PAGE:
Mother’s Day, May 10, 2020, is a time-honored tradition of recognizing the women in our lives who raised us, dried our tears, and well, mothered us. Everyone has one or has someone who is like a mother to them. On the second Sunday of May, we honor those women who are our mothers. Whether we shower her with gifts, take her to a fancy dinner or make her a homemade card, what moms want most is to be surrounded by the love of her family. Knowing the people they love are safe, sound, and healthy is a mom’s number one priority.
HOW TO OBSERVE #MothersDay
Remember to put mom first on Mother’s Day and use #MothersDay to share on social media.
MOTHER’S DAY HISTORY
Mother’s Day has been celebrated around the world since, well, since motherhood. In the United States, Julia Ward Howe inspired the first movement toward a national observance during the Civil War. Appealing to the public for a “Mother’s Day for Peace” after witnessing the devastation left by war, Howe went on an international crusade. While her efforts never gained formal recognition for an official observance, she was acknowledged posthumously in 1988 for her achievements and her efforts for women’s rights.
In 1905, Anna Jarvis, the daughter of Ann Marie Reeves Jarvis successfully introduced the idea for a national holiday recognizing mothers. Ann Marie Reeves Jarvis had followed Howe’s campaign and had pursued her own volunteer efforts during the Civil War. Ann Marie died on May 9, 1905, and her daughter, Anna, missed her mother greatly. She started a dedicated letter-writing campaign to declare an official Mother’s Day. Through Andrews Methodist Church in Grafton, West Virginia, the first observance occurred on May 10, 1908.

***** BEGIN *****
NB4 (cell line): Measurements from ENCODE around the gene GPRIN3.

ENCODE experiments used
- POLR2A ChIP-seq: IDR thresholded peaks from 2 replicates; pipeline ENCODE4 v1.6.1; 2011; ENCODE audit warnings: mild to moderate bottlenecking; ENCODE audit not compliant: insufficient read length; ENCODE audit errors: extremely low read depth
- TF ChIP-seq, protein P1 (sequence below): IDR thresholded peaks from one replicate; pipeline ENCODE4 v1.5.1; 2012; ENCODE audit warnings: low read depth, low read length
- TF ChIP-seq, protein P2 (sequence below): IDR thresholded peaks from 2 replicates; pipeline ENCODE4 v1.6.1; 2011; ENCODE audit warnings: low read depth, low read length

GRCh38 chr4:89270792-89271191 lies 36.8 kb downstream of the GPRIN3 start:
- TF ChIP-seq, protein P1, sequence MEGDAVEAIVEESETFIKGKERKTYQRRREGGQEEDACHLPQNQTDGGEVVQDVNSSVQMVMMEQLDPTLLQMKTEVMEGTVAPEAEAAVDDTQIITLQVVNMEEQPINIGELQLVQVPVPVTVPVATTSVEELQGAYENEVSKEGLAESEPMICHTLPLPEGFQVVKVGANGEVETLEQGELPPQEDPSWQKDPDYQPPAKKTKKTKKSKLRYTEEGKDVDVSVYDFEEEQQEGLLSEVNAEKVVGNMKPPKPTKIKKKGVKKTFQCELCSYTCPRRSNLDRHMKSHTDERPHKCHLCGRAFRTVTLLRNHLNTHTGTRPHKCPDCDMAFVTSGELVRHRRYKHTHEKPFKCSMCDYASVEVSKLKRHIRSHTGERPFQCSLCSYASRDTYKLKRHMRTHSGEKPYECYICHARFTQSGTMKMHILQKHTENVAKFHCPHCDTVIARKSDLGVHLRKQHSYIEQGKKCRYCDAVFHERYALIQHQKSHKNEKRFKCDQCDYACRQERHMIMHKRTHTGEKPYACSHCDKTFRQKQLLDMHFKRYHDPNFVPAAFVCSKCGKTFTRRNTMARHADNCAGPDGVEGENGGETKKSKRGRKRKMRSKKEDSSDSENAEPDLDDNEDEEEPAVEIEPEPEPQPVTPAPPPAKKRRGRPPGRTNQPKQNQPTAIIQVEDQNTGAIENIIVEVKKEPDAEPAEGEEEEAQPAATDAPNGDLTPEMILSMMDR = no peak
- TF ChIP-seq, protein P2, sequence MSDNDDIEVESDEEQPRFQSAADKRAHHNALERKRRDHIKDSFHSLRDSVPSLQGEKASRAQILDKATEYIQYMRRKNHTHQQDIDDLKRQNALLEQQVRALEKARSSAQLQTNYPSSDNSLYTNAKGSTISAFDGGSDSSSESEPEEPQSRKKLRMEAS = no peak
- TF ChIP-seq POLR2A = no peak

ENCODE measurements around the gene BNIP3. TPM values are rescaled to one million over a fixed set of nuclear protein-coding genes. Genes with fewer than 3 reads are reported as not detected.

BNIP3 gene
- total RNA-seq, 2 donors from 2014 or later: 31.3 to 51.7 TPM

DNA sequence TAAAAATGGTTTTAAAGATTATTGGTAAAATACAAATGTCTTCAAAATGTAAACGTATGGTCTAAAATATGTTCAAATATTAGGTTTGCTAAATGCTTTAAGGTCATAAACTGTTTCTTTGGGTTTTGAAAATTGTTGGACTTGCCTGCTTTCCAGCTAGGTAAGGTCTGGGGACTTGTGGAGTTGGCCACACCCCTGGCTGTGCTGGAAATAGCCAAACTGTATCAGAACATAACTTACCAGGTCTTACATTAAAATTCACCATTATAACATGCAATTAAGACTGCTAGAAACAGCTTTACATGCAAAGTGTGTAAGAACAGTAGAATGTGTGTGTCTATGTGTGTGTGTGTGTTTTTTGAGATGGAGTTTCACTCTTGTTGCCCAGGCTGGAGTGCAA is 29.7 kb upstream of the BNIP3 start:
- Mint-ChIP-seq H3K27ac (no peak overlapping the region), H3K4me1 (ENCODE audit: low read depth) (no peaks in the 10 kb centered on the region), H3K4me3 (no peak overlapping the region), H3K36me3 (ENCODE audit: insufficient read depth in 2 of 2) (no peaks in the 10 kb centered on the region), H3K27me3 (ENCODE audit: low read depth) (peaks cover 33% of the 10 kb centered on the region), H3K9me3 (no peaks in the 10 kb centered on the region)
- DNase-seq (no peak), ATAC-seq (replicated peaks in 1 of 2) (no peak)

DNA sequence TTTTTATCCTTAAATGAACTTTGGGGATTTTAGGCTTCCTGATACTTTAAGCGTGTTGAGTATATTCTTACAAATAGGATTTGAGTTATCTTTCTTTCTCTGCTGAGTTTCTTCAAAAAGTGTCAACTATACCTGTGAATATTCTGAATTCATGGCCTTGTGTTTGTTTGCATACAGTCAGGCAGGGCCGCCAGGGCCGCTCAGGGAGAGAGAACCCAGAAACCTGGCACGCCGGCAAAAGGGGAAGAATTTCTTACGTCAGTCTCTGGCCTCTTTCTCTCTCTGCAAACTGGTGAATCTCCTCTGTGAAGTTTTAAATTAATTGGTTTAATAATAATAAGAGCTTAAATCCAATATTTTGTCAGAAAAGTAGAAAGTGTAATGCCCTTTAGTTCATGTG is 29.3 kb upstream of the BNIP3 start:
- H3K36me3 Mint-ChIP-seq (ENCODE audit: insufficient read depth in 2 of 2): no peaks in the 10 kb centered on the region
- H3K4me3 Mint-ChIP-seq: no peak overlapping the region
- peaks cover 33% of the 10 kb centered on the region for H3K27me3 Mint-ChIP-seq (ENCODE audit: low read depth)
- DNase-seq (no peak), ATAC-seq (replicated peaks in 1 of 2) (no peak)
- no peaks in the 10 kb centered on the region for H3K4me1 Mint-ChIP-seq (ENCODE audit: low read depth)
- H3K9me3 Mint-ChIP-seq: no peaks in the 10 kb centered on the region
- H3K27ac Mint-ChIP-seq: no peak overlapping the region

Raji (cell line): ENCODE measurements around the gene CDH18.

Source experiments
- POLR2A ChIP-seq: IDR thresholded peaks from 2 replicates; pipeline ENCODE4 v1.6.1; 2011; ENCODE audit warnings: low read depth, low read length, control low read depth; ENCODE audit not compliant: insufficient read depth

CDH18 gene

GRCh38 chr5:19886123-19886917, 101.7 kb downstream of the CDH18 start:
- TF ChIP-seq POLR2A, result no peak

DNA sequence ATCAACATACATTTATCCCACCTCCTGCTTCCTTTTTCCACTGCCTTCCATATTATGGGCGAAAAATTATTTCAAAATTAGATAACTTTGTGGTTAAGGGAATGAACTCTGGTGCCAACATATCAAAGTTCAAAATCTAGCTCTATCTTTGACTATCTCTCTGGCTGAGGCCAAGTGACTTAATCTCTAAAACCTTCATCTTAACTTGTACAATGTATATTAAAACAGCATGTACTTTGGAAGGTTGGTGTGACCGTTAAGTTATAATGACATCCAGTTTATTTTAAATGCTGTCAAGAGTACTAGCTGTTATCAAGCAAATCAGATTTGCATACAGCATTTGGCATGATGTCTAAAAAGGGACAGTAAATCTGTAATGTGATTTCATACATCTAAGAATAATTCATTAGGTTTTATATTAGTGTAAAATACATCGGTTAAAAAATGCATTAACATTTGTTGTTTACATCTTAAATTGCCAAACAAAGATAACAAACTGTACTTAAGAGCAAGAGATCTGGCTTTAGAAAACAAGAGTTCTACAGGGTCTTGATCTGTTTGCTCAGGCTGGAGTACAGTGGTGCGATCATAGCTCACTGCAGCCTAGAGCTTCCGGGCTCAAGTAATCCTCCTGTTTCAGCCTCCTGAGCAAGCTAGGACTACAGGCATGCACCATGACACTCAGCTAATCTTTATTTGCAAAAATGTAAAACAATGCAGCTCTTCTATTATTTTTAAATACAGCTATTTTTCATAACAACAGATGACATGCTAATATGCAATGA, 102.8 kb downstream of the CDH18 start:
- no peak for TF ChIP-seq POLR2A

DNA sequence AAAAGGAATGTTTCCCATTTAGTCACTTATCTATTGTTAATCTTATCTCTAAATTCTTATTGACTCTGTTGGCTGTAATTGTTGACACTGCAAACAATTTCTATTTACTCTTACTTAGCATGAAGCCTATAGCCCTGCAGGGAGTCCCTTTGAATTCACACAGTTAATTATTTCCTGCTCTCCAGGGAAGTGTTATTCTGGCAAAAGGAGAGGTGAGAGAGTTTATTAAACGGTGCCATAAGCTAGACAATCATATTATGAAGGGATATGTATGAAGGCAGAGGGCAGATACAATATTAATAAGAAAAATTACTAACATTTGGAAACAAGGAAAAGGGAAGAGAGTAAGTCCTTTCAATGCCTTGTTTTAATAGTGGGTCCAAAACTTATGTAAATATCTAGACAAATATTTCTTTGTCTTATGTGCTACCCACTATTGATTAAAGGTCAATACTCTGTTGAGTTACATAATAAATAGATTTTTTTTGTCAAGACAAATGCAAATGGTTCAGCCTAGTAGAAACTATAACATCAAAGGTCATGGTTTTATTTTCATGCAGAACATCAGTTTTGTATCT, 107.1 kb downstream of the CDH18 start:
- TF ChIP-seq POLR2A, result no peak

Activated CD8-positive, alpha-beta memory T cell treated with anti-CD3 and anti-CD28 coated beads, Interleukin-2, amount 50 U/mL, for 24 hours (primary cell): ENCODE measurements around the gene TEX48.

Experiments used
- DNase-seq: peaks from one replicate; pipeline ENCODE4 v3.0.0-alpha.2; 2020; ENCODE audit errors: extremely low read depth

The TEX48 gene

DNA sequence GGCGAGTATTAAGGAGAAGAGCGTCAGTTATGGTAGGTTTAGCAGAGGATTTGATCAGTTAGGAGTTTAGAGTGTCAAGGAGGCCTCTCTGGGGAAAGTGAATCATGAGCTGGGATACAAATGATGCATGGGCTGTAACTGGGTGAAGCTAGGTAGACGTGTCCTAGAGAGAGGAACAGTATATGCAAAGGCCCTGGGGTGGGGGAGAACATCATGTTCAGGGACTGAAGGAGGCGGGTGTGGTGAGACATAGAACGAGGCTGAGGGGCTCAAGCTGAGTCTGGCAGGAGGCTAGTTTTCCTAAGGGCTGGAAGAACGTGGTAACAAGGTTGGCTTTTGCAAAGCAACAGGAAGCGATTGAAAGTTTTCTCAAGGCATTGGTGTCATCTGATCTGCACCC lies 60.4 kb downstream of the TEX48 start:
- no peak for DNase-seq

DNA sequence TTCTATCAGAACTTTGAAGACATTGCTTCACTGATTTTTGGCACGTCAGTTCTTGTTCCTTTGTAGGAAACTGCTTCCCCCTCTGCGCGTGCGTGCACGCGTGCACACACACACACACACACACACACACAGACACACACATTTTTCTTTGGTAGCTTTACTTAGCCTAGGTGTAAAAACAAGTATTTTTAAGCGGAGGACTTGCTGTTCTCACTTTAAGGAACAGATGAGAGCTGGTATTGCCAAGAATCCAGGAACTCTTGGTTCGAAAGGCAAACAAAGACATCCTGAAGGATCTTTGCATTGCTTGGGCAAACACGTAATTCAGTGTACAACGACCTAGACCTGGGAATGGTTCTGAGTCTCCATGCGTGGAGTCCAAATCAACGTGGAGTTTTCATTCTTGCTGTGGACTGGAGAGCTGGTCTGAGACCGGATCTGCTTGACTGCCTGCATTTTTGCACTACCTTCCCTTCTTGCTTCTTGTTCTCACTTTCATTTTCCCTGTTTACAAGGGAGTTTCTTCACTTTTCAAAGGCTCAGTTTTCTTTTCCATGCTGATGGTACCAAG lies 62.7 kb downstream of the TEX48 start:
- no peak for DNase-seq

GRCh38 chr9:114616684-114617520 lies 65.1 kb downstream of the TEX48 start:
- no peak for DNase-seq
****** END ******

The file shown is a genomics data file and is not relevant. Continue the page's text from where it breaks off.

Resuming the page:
This day, to honor Anna Jarvis’s mother, grew into a national observance until in 1911 when every state participated. Soon it was spreading internationally, and on May 9, 1914, President Woodrow Wilson proclaimed Mother’s Day a national holiday to be held on the second Sunday of May.
Each year on January 6th, National Cuddle Up Day encourages us to snuggle up with someone for the health benefits and more!
January is typically some of the coldest days of the year, so what better way to stay warm and reap the health benefits of cuddling on National Cuddle Up Day? Whether it’s a three dog night (a night so cold it takes three dogs to cuddle up with to stay warm) or only slightly chilly, there are multiple benefits to cuddling with human or canine or other pet.
Cuddling releases oxytocin. This hormone alone has tremendous health benefits. Besides giving us warm and fuzzy feelings, oxytocin reduces pain. So when the cold has made those muscles and joints ache, cuddling can help reduce those aches and pains.
Oxytocin also helps reduce heart disease, lowers blood pressure, stress, and anxiety. If it weren’t free, insurance carriers would probably cover cuddling since it’s such a huge health benefit!
Communication is more than just e-mails, texts, or conversation. Physical touch can communicate trust, commitment, safety, and reassurance. This goes for human to human contact as well as human to pet contact. Cuddling expresses all these things, which are vital to a healthy relationship.
Cuddling also boosts sexual desire. Dopamine is released, stimulating the brain to seek pleasure. But dopamine also can improve memory and focus as well.
Don’t have someone to cuddle up with? Make an appointment for a massage. Studies show massage provides similar benefits.
HOW TO OBSERVE #NationalCuddleUpDay
Cuddle up with someone you love. Invite your pet up on the sofa for a snuggle session. Schedule a massage. Use #NationalCuddleUpDay
Since 2011, National Ugly Christmas Sweater Day has grown to be an international event. Now occurring on the third Friday of December, the celebration gives holiday lovers worldwide a chance to wear their ugly Christmas sweaters.
In 2014, they partnered with Save the Children in their “Make the World Better with a Sweater” campaign.